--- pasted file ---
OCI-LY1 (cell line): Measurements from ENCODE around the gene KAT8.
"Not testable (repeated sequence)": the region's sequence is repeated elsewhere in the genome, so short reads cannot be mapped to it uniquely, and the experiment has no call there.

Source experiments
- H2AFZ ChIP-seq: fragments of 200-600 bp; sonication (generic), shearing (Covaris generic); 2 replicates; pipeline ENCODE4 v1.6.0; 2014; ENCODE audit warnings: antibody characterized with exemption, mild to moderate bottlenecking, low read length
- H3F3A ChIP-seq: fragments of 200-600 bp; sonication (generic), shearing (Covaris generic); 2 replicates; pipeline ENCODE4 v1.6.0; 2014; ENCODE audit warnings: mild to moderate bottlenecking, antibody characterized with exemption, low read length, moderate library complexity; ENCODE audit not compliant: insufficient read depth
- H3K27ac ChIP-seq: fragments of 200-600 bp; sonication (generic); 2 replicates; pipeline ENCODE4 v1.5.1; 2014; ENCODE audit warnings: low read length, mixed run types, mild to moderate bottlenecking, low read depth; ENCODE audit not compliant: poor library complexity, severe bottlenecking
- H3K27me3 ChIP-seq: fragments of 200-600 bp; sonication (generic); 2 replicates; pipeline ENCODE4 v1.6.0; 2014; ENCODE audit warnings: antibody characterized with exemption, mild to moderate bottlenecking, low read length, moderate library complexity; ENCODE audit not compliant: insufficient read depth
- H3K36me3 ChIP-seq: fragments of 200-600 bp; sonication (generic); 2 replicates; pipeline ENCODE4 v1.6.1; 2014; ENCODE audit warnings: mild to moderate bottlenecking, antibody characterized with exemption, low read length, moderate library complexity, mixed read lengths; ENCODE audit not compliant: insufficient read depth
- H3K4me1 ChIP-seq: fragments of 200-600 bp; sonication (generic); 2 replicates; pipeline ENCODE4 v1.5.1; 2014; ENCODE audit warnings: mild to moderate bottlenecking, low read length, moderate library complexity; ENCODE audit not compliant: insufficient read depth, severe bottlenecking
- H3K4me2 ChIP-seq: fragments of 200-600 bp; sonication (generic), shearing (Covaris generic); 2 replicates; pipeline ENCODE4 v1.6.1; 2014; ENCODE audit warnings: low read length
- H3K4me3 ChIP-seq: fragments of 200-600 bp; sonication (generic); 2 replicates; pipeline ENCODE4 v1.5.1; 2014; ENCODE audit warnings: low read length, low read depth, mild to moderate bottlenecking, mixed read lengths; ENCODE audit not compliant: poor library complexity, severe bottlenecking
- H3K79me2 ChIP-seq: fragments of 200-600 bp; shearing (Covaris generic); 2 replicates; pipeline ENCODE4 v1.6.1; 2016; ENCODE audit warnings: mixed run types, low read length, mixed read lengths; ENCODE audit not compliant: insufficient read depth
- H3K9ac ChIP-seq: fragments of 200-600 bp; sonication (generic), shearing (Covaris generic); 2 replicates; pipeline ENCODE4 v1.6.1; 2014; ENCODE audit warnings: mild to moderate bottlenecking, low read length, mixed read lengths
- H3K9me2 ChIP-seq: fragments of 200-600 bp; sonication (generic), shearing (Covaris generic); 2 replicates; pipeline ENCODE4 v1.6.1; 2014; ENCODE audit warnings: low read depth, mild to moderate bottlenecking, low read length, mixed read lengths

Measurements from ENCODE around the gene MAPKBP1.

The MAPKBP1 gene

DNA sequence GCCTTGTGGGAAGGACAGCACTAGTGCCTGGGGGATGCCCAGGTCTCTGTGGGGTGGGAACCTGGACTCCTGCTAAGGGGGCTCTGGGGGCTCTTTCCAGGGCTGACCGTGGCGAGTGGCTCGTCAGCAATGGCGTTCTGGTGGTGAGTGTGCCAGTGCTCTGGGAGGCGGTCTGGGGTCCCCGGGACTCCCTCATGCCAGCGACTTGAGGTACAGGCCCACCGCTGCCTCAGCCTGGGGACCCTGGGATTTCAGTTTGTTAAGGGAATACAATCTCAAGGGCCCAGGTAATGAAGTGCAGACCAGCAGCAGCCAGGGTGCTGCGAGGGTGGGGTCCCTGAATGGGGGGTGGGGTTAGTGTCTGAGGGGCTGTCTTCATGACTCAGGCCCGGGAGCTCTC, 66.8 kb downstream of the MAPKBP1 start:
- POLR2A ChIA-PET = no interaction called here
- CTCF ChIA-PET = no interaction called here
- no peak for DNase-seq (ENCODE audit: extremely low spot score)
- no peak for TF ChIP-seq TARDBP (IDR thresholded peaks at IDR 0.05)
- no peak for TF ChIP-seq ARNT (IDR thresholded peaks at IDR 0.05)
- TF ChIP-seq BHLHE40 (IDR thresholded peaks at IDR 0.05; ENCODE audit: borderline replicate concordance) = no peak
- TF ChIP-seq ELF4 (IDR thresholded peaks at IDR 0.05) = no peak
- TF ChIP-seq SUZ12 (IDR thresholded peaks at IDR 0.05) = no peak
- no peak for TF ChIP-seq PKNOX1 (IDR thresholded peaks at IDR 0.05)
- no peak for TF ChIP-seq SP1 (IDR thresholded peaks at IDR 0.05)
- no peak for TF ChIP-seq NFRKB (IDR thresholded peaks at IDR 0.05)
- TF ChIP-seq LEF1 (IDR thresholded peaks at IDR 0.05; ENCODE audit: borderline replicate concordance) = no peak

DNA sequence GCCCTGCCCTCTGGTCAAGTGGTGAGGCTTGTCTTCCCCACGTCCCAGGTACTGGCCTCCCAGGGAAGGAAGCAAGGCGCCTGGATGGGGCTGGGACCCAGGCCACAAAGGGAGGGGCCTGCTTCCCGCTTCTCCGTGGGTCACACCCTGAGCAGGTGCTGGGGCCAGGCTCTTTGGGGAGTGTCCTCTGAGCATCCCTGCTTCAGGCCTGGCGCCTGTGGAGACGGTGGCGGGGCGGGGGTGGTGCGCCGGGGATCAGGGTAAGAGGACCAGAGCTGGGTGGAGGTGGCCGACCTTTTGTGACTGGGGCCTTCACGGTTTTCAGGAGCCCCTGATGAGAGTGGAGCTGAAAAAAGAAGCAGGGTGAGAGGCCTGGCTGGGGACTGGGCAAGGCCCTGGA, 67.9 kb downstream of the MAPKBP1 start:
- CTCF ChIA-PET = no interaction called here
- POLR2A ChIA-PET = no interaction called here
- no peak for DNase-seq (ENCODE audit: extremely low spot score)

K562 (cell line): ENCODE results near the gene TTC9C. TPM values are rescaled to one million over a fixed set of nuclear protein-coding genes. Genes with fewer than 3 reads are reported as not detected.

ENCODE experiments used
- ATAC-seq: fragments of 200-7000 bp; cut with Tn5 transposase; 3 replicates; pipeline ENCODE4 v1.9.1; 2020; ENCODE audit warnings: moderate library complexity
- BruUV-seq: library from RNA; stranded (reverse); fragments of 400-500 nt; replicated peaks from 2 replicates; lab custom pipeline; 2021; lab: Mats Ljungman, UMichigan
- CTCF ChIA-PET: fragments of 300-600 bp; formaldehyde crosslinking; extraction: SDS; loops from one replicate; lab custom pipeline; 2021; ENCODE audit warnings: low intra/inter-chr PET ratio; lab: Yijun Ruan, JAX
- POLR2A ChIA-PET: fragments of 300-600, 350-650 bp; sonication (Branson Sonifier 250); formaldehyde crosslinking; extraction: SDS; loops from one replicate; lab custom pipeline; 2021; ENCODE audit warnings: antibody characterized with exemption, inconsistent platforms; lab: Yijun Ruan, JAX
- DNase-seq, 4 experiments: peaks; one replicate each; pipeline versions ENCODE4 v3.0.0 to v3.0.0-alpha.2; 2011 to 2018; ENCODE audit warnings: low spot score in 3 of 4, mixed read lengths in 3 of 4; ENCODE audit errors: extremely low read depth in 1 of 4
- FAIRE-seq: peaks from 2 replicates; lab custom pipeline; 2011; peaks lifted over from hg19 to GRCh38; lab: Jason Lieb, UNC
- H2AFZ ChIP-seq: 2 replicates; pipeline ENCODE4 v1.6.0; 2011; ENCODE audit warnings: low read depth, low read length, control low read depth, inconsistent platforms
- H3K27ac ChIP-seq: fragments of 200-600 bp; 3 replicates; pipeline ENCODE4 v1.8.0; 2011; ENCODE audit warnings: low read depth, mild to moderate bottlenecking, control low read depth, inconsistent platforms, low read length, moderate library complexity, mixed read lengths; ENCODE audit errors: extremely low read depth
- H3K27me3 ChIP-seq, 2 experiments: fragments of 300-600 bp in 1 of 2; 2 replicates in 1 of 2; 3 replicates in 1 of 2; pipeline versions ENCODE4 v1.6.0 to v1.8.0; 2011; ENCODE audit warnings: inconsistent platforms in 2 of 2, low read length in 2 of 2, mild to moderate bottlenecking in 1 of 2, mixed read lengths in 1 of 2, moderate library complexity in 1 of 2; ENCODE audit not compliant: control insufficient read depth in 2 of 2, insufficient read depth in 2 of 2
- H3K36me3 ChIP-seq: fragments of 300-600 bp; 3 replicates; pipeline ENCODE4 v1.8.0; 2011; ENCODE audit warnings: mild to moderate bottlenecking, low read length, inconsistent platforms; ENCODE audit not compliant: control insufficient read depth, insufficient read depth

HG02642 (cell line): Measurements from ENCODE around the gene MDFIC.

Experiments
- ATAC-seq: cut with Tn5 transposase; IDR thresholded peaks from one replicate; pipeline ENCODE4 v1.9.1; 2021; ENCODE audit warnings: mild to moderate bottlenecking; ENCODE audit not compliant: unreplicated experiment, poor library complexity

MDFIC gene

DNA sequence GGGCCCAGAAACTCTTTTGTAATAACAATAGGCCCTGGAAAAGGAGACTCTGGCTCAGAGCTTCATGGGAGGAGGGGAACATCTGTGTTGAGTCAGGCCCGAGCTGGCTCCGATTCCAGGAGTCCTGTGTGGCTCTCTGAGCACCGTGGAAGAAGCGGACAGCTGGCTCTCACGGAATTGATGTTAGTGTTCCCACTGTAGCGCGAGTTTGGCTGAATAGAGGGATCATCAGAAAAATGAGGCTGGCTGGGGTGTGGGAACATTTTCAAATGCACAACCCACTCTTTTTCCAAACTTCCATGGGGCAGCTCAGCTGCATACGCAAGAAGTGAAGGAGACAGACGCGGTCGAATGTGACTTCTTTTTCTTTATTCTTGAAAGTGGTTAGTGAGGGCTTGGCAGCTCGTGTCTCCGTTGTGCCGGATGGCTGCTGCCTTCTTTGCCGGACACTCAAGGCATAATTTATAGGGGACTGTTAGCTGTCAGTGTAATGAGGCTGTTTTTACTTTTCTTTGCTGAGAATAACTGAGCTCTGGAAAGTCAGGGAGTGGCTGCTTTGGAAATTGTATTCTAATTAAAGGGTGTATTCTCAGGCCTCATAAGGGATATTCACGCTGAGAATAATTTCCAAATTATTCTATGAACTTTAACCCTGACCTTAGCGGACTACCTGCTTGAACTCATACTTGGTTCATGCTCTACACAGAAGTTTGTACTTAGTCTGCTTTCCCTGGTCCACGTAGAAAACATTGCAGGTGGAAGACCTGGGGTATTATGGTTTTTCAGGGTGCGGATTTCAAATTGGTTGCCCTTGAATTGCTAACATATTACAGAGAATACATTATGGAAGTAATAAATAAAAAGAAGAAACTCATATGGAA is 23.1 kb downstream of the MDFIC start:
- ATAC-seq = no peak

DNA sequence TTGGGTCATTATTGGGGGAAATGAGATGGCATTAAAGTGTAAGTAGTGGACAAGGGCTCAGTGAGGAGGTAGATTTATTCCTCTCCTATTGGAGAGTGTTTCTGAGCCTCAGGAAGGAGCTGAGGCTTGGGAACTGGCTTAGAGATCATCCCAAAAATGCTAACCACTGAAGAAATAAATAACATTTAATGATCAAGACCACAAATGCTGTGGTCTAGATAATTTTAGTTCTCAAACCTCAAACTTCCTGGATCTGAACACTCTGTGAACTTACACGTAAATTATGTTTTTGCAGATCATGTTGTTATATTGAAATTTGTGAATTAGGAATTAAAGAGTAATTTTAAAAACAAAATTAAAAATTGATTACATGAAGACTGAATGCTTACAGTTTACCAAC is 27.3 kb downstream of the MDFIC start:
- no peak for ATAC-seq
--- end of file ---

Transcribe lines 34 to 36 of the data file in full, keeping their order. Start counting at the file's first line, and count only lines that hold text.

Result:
K562 (cell line): ENCODE results near the gene TTC9C. TPM values are rescaled to one million over a fixed set of nuclear protein-coding genes. Genes with fewer than 3 reads are reported as not detected.

ENCODE experiments used
- ATAC-seq: fragments of 200-7000 bp; cut with Tn5 transposase; 3 replicates; pipeline ENCODE4 v1.9.1; 2020; ENCODE audit warnings: moderate library complexity